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Ed Rooney

An Obvious, Great Subject . . .

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but it doesn't sell. What's that all about? 

 

Edo

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selfies?

Edited by John Mitchell

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maybe most photographers do not look too good on pictures and have to use a meerkat as the picture for their avatar? 

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6 hours ago, Ed Rooney said:

but it doesn't sell. What's that all about? 

 

Edo

 

Keywording, competition, rank and/or flip side effect of "how the h##k could that sell".

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4 hours ago, hdh said:

maybe most photographers do not look too good on pictures and have to use a meerkat as the picture for their avatar? 

 

Or hiding behind a camera? Ridiculous: would never happen. ;):)

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1 hour ago, RedSnapper said:

If it doesn't sell, then its obviously not a great subject

 

km

 

Possibly, but not necessarily.  Maybe it's just not being seen and therefore not keyworded/captioned well enough; or subjected to a poor CTR owing to issues with the rest/bulk of the portfolio in question.

 

EDIT: Just saw that Martin said essentially the same thing previously.

Edited by losdemas
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Too much competition perhaps, as it's such an obvious great subject.

 

Pearl

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take a great set of shots of Niagara Falls or The White House. Good luck!  The usual advice to fledgling stock photographers was to start about there and work outwards.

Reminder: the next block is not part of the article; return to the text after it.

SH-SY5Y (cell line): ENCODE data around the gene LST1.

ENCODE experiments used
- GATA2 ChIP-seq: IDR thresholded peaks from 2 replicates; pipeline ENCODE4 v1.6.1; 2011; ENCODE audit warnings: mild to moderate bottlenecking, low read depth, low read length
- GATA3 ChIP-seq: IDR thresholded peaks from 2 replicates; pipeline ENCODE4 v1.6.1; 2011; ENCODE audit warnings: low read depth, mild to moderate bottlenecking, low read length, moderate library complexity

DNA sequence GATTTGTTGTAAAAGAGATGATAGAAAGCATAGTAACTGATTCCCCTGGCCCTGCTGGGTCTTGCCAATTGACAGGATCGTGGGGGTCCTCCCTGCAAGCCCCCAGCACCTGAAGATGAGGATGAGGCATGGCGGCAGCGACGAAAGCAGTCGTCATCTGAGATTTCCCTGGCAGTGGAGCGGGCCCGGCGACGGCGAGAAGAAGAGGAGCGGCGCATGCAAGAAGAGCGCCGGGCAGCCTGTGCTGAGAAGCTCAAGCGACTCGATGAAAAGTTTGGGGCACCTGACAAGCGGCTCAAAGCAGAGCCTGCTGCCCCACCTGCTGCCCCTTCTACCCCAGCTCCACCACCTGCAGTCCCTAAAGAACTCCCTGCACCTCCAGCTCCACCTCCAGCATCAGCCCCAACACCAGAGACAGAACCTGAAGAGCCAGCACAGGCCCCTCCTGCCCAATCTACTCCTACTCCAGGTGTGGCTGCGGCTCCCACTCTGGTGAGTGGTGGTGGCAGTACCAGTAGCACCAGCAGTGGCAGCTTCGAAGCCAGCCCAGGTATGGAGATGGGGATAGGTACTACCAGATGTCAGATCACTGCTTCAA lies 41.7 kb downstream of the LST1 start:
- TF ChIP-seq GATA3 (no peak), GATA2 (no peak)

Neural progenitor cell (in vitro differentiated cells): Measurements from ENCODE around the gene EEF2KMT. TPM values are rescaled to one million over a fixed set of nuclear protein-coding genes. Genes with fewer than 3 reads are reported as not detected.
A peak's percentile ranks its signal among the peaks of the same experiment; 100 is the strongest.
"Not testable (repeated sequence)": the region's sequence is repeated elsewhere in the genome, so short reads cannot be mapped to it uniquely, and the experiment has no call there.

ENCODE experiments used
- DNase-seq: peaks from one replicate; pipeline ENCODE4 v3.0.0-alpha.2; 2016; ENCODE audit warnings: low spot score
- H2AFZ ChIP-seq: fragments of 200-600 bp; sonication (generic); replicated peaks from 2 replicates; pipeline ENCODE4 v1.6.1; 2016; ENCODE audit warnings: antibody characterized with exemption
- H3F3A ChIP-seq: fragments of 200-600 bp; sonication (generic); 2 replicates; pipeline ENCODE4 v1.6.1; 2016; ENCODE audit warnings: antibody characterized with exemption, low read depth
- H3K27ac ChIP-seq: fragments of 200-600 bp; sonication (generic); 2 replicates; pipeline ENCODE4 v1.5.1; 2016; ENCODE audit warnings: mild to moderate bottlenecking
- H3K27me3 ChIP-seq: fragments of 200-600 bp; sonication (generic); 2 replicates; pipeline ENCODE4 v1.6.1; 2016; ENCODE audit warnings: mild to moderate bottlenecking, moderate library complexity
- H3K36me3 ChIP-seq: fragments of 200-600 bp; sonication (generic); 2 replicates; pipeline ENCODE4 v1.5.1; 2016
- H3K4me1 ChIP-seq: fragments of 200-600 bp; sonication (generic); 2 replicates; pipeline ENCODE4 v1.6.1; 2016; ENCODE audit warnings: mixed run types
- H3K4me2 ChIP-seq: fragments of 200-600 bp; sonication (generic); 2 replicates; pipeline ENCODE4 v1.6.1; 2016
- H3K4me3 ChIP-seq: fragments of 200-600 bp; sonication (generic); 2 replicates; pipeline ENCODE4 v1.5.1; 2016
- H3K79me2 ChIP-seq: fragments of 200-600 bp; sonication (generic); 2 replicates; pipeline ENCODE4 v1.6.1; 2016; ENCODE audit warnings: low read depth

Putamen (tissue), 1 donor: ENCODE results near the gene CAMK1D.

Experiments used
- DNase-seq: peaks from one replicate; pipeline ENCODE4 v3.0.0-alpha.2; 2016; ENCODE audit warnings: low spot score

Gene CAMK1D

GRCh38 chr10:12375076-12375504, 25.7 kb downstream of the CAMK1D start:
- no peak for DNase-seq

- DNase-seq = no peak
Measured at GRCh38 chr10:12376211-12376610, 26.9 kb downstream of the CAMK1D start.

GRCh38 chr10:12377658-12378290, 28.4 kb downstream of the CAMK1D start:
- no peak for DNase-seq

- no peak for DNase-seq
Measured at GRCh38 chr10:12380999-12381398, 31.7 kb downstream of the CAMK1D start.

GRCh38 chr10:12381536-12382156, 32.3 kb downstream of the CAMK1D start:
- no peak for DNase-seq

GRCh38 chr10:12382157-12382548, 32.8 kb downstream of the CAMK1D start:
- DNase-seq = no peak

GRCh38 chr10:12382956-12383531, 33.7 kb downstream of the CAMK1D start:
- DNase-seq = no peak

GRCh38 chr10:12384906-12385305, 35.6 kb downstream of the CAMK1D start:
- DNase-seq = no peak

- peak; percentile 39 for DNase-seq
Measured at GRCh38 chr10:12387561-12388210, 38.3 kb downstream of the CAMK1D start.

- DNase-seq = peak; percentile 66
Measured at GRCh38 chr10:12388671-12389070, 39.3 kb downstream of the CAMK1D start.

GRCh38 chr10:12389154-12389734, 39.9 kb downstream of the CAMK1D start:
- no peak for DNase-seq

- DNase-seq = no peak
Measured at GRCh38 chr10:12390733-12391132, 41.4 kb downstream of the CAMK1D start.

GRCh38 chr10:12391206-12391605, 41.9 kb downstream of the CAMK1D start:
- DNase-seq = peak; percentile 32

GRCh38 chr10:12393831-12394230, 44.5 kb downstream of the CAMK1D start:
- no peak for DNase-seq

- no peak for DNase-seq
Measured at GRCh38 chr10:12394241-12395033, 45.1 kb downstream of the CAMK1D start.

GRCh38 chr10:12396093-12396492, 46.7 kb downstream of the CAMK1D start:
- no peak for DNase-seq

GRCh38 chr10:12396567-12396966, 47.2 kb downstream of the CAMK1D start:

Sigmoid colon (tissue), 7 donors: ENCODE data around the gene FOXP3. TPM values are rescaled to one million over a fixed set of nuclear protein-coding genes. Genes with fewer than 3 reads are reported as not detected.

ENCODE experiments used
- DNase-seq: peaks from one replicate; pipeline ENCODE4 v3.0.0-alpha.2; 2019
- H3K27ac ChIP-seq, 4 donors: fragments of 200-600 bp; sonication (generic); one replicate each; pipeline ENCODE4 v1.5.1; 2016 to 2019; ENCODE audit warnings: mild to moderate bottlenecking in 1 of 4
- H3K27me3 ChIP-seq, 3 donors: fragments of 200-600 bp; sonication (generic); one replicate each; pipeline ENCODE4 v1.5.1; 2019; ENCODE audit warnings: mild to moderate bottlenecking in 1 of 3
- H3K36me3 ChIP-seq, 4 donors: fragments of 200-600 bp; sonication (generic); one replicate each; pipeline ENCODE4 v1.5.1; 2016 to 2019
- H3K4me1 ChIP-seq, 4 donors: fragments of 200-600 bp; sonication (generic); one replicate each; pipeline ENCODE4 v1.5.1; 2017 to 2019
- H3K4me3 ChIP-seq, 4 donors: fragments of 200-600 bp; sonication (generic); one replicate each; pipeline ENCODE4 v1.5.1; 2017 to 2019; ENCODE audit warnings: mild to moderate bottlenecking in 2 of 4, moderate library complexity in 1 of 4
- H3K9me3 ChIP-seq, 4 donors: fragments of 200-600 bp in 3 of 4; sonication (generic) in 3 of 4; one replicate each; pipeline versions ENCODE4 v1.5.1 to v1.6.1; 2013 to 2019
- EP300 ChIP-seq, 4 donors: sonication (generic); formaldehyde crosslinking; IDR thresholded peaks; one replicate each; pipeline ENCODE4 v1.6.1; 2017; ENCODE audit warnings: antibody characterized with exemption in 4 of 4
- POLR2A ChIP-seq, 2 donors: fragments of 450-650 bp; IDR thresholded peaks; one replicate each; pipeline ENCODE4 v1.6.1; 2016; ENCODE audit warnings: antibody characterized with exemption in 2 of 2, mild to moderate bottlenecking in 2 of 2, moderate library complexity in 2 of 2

Not any more.

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My lunch sells sometimes, but I've never sold an image of a cow. That's might be because I have no images of cows. I was going to clarify after the first two replies, but then I thought I would let this run for a bit. 

 

Two examples: St. Peter's Basilica in Rome. I was very nearby for two weeks in 2008, visiting a friend. I was able to get some good shots at various times of day. I've never had a sale or even a zoom. And I have some telling images of the New York bike rental system that is contrasted with other forms of transport. Again, no sales or zooms. Hmm. There are other examples. 

 

Edo

Edited by Ed Rooney

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There's no figuring it out, Ed.  I have uploaded images that I was excited about and thought they were sure-fire sellers.  Like you, not even a glint in a buyer's eye.  And I've sold ones that I thought were bad and with an uninteresting subject that have sold a couple of times each. And those had to be dug up from the further reaches by buyers.

It's weird how that happens.

Then there are the gaps.  I haven't filled many gaps, but was excited when I found a few and covered them.  NaDa.

As the old saying goes, just when you think you know all of the answers, someone changes the questions.

 

Betty

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9 hours ago, Betty LaRue said:

There's no figuring it out, Ed.  I have uploaded images that I was excited about and thought they were sure-fire sellers.  Like you, not even a glint in a buyer's eye.  And I've sold ones that I thought were bad and with an uninteresting subject that have sold a couple of times each. And those had to be dug up from the further reaches by buyers.

It's weird how that happens.

Then there are the gaps.  I haven't filled many gaps, but was excited when I found a few and covered them.  NaDa.

As the old saying goes, just when you think you know all of the answers, someone changes the questions.

 

Betty

 

We might also have to recalibrate what we think of as a "crappy photo". 

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I took some stuff in Porto last year. Usual touristy shots, but the only one to sell was probably the most boring picture of the lot; a street scene outside the entrance to a small shopping mall !!

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1 hour ago, Russell Watkins said:

 

We might also have to recalibrate what we think of as a "crappy photo". 

 

And also consider exactly what stock photography is and isn't about. A crappy photo of a great subject is probably more likely to sell than a great photo of a crappy subject.

 

Alan

 

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